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L'Arrosseria Xàtiva Gràcia

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  1. Arrosseria Xàtiva Gràcia
    Foto: Arrosseria Xàtiva Gràcia Arrosseria Xàtiva Gràcia
  2. Arrosseria Xàtiva Gràcia
    Foto: Arrosseria Xàtiva Gràcia Arrosseria Xàtiva Gràcia

Time Out says

The whole of the Iberian Peninsular coast has an important and varied culture revolving around rice that started more than a thousand years ago with the Arabs. Each area has its own way of cooking it and its own recipes for rice. The Catalans love diced onion in their rice dishes, something the Valencians consider an abomination. And while the Catalans like mixing rice with meat and fish, the Valencians think that's absurd. A good way to get to know other ways to understand this grain is to try the dishes at Xàtiva, which aren't Valencian, but of Alicante origin. Lest we get confused...

Baked rice, together with 'caldoso' soupy rice and paella, holds a place of honour as the most popular of dishes to come out of Valencia. As a recipe traditionally prepared with leftovers from other stews, you'll find it often contains ingredients such as 'morcilla' blood sausage, chickpeas or pieces of different kinds of meat. More typical of the interior than of the coast, baked rice dishes are featured at Arrosseria Xàtiva among a menu full of Valencian tradition. They follow an original recipe out of a Catalan cookbook called 'Llibre del Coch' (1520), and there are two versions available: a summer one with potato and tomato and a winter with ear of Iberian pig's ear, both with artisanal rice from the Pego-Oliva marshlands in Valencia.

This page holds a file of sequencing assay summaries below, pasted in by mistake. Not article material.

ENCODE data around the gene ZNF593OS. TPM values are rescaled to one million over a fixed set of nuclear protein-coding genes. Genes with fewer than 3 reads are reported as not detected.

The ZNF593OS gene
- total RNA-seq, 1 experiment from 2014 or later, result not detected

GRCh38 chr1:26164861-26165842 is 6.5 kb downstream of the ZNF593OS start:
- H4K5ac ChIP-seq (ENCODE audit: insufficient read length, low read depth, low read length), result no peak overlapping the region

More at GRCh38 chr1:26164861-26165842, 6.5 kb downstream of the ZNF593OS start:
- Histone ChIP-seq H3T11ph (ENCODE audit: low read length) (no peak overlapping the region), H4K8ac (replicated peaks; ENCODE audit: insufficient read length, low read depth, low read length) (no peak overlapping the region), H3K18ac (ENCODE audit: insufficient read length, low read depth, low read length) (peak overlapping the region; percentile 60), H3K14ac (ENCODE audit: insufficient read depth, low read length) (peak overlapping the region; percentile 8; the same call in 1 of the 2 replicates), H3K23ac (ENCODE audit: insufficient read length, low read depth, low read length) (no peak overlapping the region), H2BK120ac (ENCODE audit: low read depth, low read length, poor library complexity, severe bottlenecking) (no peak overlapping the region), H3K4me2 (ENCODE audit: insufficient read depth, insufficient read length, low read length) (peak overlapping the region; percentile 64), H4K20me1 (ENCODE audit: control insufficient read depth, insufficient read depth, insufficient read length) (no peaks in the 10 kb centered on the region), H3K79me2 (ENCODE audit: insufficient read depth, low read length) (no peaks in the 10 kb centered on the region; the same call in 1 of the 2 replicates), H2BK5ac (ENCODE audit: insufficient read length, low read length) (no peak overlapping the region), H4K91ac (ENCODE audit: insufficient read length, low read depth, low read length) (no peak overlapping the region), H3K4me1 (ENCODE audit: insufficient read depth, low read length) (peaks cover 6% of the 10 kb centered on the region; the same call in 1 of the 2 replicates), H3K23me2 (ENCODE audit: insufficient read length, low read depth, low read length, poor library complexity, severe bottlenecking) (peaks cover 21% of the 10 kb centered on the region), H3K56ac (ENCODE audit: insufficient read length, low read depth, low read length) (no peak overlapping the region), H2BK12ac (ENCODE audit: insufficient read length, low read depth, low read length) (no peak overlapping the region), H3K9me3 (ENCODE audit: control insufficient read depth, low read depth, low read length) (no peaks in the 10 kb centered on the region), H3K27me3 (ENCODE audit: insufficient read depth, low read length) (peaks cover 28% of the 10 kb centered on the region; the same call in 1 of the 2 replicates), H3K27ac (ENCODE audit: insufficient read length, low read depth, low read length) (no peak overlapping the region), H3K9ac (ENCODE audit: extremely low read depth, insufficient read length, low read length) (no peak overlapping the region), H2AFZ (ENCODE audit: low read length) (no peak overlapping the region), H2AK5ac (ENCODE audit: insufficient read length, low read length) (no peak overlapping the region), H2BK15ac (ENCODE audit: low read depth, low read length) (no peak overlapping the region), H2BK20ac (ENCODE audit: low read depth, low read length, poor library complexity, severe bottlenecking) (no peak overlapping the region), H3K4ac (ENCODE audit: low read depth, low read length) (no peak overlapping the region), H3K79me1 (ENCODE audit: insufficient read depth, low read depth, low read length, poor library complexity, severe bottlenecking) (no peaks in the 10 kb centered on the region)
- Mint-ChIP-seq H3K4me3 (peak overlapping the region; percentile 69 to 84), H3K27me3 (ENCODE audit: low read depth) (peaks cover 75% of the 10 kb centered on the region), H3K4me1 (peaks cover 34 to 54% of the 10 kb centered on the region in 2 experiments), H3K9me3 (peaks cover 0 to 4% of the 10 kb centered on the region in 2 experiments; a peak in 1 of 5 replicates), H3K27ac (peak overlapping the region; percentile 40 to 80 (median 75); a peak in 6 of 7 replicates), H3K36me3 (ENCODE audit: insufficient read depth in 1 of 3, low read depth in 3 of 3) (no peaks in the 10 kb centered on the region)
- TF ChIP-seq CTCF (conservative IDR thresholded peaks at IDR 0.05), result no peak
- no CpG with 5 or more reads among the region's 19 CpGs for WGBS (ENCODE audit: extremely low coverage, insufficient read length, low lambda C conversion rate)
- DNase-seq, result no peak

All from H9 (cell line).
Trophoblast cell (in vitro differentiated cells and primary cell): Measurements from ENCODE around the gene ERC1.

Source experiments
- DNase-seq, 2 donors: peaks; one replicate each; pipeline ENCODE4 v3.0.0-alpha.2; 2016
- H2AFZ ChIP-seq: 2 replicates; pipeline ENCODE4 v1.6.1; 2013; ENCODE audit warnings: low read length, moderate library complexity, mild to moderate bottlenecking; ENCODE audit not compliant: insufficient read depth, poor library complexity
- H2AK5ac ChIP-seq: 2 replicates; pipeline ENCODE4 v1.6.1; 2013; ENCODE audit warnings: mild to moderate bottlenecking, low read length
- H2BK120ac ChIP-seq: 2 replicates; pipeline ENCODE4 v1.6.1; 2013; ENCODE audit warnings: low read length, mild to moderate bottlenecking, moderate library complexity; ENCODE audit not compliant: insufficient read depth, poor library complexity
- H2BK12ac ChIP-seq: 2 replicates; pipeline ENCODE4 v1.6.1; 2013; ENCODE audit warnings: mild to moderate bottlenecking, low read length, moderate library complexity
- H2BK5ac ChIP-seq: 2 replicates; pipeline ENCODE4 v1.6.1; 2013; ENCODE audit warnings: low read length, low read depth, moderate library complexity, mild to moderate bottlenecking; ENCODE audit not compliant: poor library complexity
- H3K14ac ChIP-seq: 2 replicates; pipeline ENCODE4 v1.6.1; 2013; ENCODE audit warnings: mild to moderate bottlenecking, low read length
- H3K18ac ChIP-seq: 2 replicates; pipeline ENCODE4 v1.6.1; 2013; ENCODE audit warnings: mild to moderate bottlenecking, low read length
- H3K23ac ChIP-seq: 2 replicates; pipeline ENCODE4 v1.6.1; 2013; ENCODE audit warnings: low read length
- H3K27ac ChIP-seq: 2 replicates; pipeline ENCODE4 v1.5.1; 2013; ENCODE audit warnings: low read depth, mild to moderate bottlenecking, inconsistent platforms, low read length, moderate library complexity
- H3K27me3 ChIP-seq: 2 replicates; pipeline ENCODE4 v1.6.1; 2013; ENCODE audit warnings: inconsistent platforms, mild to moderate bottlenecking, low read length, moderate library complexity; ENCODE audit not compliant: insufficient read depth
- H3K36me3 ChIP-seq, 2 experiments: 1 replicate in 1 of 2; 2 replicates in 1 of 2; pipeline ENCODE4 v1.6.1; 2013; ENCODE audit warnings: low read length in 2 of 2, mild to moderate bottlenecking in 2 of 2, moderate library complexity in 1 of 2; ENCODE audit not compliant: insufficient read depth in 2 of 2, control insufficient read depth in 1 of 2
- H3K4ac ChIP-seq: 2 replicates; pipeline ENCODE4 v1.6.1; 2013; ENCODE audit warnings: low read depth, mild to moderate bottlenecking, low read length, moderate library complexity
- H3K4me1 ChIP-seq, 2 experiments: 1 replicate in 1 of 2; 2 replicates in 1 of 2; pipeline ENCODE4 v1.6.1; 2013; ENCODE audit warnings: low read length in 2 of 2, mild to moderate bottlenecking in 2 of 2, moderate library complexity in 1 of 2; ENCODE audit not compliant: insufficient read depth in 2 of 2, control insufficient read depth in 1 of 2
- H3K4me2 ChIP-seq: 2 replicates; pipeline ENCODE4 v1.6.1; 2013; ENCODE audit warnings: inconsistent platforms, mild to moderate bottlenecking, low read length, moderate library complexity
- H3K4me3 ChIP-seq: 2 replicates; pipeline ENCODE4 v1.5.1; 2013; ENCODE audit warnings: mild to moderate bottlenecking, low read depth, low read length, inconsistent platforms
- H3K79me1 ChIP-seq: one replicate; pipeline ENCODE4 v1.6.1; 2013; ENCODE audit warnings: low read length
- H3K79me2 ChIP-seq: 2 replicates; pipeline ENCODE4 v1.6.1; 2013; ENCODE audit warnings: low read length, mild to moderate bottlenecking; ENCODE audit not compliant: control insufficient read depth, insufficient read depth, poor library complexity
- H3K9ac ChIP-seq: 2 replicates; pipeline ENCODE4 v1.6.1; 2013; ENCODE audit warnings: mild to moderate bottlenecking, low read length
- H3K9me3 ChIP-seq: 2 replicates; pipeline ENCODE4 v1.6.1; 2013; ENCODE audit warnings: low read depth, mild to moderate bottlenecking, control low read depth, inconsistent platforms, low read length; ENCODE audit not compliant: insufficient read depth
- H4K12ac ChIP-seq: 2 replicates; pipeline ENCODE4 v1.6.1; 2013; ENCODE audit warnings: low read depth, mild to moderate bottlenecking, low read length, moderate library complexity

Manuel Pérez
Written by
Manuel Pérez


Torrent d'en Vidalet, 26
Joanic (M: L4)
Opening hours:
Daily 1pm-midnight
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